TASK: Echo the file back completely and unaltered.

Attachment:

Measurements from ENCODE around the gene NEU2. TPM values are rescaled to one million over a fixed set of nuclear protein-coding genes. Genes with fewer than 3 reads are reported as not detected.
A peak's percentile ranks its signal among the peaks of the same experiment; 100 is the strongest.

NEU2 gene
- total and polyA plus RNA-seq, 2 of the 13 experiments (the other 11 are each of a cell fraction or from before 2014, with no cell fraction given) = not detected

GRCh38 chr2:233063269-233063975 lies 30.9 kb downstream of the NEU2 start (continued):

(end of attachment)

Measurements from ENCODE around the gene NEU2. TPM values are rescaled to one million over a fixed set of nuclear protein-coding genes. Genes with fewer than 3 reads are reported as not detected.
A peak's percentile ranks its signal among the peaks of the same experiment; 100 is the strongest.

NEU2 gene
- total and polyA plus RNA-seq, 2 of the 13 experiments (the other 11 are each of a cell fraction or from before 2014, with no cell fraction given) = not detected

GRCh38 chr2:233063269-233063975 lies 30.9 kb downstream of the NEU2 start (continued):